He tosses his head back, cracking up. “Fitz, do you ever take no for an answer?”
“You haven’t said no. And if you do, I will walk away in a second, and you will never hear from me again. I respect boundaries. I respect the hell out of no. If you want to say no, say it.” I wait. Arms crossed. Patient.
He looks at me, pinning me with an intense stare, one that has so much going on behind it.
If I only knew what.
He takes a small step closer, getting near me, and hell, I love being this close. This isn’t the accidental brushing from earlier. He knows precisely what he’s doing. Because even though he hasn’t touched me, I can tell by the way he swallows, by the hitch of his breath, that he’s affected by me being near him.
Same goes for me.
Dean takes a moment, like he’s collecting himself before he answers.
When he speaks, his voice is low, just for me. “You might have noticed I’m not saying no to you. That, in fact, I’m having an incredibly hard time turning you down, Fitz.”
I nearly groan at the way he says my name. Like he wants more of it, more of me.
“Good. I don’t want your no. I want your yes. But right now, I would settle for showing you how awesome softball is.” I take a beat. “Ball’s in your court, sexy bartender.”
He picks up the volley and serves it in my direction. “Yes, cocky athlete,” he says. “Show me why you like softball.”
And I’m patting myself on the back for having the self-restraint not to pump a fist.
But that’s how I feel right now.
Like I just set up a beautiful play.
They’re going to take away my award.
All that resisting, all that attitude with Maeve, and what am I doing now?
Following this outgoing, determined, sexy-as-sin, and fit-as-fuck American to some cheesy, gimmicky bar.
I detest gimmicky bars as much as I loathe piña coladas. This kind of theme bar is an affront to everything I want for The Magpie.
Posters of ballplayers line the walls, all of them pitching or crouching behind a plate or running. Lots of thick mustaches. Loads of pinstripes.
Perhaps that’ll kill the buzz I seem to have from Fitz. The intoxicating effect he has on me.
Maybe I should just home in on this bar’s atmosphere, which should shore up my resistance—like the neon everywhere, and so much awful beer, endless taps of Bud and Corona. If anyone saw me here, I’d have to hang my head in shame. Lucky for me—or unlucky, considering I have a bet I’ve got to somehow hold on to—Fitz shows no interest in lingering at the bar.
We pay the attendant at the bottom of the stairs, then Fitz leads us right up them, following the signs for “Rooftop Batting Cages.”
As he goes, he keeps looking back, watching me with those blue eyes that seem to get heavier with want with every step.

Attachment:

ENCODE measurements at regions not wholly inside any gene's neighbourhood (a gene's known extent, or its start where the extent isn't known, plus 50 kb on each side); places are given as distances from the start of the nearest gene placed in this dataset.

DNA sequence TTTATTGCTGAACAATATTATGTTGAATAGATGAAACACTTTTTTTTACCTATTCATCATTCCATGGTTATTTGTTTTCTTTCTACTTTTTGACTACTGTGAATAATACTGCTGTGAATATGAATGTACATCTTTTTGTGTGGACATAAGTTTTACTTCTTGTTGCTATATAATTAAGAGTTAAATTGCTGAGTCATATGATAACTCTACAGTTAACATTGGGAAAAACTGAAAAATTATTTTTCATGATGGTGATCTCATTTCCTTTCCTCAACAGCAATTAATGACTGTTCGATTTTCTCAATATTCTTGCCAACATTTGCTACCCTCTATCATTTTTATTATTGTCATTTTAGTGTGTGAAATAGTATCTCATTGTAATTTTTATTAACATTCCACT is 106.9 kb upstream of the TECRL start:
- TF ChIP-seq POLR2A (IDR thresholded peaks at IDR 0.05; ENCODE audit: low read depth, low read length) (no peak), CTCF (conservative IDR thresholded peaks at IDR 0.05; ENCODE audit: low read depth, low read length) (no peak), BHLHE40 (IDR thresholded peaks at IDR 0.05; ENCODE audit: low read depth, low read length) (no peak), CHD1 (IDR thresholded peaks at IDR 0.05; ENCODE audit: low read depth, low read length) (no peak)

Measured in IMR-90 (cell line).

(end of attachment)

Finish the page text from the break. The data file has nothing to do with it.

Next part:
“Like the view?”
“It’s not bad.”
“Right back atcha.”
I laugh at his way of speaking, his Americanisms that are kind of endearing.
All I’m doing is blowing off steam. Letting him teach me a little softball. That doesn’t mean anything more will come of it.
He’s just a man.
An insanely smooth-talking man with a fantastic laugh and a tempting beard.
A man that, unless I want to spend the weekend scrubbing walls, I have to resist.
On the roof, we grab the bat and balls ourselves, since this is a do-it-yourself setup, then head to the makeshift lane and its home plate. Maybe thirty or forty feet away, there are nets to catch the balls, so they don’t pelt the Londoners on the street. Very considerate.
It’s quiet up here, except for the whir of the bar down below.
I pick up the bat and swing it once for practice. “Easy.”
“Easy and fun, right?”
“Sure. It’s easy and fun,” I repeat, and the weight of my words fully registers.
Something about being with Fitz is easy. Everything about being with Fitz is fun.
I bet getting him naked would be easy and fun too.
And in a filthy heartbeat, my threadbare resistance starts to unravel.
Intense concentration etches on his brow. Dean swings the bat again with the same grace and power he used when he was mixing drinks.
“Your grip’s all wrong,” I say and because sports are second nature to me, I move in behind him, my arms over his, adjusting. Damn, he smells good. Like soap and pine and the man I want my hands on, my mouth on. The man I want to have my way with.
I take a breath. I have to make this count.
Something tells me it’s now or never if I’m going to win Dean over.
And this is a match I don’t intend to lose.
“There,” I say, shifting his right hand one more inch. “You want to put your hands like that. Hold on to it. The power comes from the stance.”